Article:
The history of the Manosphere is nebulous.
…Like an echo, a shadow, a vague thought that has reverberated louder and louder with time. You can trace its DNA through the works of ancient poets and philosophers– great men throughout history who identified truths of human nature– through to the modern era. For millennia, these truths were regarded as common sense, and they were integrated functionally into the way society was organized, and the social standards of each population. But with the cultural revolution beginning in the 1960s and reaching a tipping point in the 1990s, a need arose for men to more explicitly teach each other these lost truths. The Manosphere might have begun with Tony’s Lay Guide, The Mystery Method, or other forums hidden in the dark crevices of the nascent internet of the 1990s (such as alt.seduction). It might have begun with The Futurist’s essay “The Misandry Bubble.” It might have begun with Roosh (f/k/a DC Bachelor), Matt Forney (f/k/a Ferdinand Bardamu), and Heartiste (f/k/a Roissy) coalescing around a shared worldview at the crossroads of sex, politics, and a restless sense of lost masculinity, awaiting a revolution.
As more voices began to join the swelling chorus of disenfranchised, horny, clueless men looking to reclaim their balls and dignity, the “Manosphere” as we currently know it was born. It became not just a few disparate blogs with similar content, but an overlapping ecosystem with evolving conversations and interactions. Men would comment on others’ blogs, post their own thoughts, and have long discussions on select forums. Eventually, there was a natural progression to using Twitter as a major uniting force for the culture of the Manosphere. There, men could share observations, thoughts, and links in real time for maximum interconnectivity. It was more immediate and conversational, and allowed the Manosphere to come to life in a new way.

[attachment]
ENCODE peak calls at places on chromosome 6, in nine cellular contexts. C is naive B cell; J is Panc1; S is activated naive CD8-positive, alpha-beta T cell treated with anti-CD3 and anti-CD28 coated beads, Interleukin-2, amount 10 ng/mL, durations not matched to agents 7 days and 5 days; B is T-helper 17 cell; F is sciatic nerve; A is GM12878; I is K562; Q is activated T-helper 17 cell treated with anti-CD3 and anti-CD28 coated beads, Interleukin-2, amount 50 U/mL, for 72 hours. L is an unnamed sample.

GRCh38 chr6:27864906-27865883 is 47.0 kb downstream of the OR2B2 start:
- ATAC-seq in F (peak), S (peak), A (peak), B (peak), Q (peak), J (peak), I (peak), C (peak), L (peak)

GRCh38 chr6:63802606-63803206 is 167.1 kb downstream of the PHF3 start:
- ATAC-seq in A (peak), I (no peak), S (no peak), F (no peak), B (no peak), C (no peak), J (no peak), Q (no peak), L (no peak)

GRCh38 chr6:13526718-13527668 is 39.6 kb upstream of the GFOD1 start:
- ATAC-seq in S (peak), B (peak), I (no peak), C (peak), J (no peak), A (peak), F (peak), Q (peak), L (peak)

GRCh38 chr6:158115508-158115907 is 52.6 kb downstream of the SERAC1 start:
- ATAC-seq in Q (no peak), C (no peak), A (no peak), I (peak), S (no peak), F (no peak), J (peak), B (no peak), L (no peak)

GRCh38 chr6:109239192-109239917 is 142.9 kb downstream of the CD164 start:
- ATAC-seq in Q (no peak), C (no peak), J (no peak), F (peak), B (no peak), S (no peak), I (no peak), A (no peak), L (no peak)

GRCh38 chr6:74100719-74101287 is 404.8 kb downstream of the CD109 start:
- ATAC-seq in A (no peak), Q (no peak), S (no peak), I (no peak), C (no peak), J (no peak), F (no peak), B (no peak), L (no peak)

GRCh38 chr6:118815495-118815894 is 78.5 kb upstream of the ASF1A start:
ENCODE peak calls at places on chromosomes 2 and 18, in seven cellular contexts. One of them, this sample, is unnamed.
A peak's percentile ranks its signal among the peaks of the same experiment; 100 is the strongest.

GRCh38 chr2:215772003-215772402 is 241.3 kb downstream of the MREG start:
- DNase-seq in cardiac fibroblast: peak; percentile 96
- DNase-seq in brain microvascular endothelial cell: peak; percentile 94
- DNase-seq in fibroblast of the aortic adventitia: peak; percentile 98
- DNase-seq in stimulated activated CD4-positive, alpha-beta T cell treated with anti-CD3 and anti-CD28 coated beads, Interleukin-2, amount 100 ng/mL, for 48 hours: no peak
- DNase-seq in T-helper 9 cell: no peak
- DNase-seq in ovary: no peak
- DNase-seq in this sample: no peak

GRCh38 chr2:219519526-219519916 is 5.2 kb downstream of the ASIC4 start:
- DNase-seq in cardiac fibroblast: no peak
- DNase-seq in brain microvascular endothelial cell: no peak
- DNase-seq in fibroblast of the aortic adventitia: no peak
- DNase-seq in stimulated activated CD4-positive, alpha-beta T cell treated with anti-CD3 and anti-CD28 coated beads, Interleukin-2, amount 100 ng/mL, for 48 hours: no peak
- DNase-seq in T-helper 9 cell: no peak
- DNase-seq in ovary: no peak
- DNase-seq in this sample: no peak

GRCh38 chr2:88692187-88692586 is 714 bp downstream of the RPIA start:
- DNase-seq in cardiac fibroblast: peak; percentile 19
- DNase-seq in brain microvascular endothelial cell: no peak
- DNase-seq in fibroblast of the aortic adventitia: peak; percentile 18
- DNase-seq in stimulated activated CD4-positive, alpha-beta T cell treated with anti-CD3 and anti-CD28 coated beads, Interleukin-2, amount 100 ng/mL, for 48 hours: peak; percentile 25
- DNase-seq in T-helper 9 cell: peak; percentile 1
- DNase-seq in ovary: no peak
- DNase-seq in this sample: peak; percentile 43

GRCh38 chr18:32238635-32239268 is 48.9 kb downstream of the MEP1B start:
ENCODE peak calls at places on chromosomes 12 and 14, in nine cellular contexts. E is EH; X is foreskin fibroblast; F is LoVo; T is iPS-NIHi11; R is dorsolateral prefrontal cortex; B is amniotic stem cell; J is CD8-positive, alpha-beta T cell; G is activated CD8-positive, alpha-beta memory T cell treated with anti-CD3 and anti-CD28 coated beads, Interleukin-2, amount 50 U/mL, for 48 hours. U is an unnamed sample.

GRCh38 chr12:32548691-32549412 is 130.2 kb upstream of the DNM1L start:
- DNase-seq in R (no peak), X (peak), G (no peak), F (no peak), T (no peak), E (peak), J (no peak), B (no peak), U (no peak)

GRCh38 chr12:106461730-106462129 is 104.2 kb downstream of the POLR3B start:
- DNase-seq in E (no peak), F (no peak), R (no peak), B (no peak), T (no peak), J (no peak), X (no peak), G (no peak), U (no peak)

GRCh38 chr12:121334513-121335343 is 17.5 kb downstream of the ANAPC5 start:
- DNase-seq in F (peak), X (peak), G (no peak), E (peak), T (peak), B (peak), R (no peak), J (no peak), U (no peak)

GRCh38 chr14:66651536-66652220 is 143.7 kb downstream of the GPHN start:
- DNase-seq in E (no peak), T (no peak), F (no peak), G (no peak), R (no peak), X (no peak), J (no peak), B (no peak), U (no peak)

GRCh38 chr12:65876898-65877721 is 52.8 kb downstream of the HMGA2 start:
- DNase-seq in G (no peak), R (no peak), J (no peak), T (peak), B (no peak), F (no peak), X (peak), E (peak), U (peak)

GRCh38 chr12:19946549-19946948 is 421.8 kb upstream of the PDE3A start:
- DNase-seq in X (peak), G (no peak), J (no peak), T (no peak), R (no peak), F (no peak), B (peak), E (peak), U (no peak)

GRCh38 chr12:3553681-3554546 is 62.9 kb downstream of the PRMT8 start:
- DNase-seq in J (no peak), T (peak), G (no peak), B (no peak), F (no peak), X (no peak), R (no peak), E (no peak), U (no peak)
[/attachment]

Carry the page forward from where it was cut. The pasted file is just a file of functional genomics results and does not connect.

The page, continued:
But along the way, some important, influential writers have come and gone. These were men who helped forge the Manosphere by sharing their most honest thoughts and experiences– the good times and (especially useful) the bad. Men shared the stories they couldn’t share in “real life”– with friends and family who seemed to just not understand– and in doing so, we all found a deeper, common truth.
These men were also highly intelligent, expert thinkers and men of great action. They began to share their success stories, analysis, and experimentation within the “Game.” Eventually, the term Game would come to encompass all the positive changes we were making in our actions for attracting women and bettering our lives, both nuanced and strikingly bold.
For certain reasons, some of these writers in the Manosphere have had to shutter their blogs over the years. Perhaps some said all they had to say and moved on, but certainly others were “outed” and had to delete their blogs in hopes of preserving their privacy and maybe keeping their job/relationship/reputation. When these influential writers have had to delete their blogs, we lose their archives and are robbed of learning from them and re-reading them in the future.
It is due to the Manosphere’s unique and inherently revolutionary nature that its writers incur these risks. I, and many of my colleagues, live in a somewhat constant state of low-grade fear of being exposed. For many of us, this paranoia is probably overblown, and yet there is no doubt there would be repercussions if our real names became linked to our blogging identities.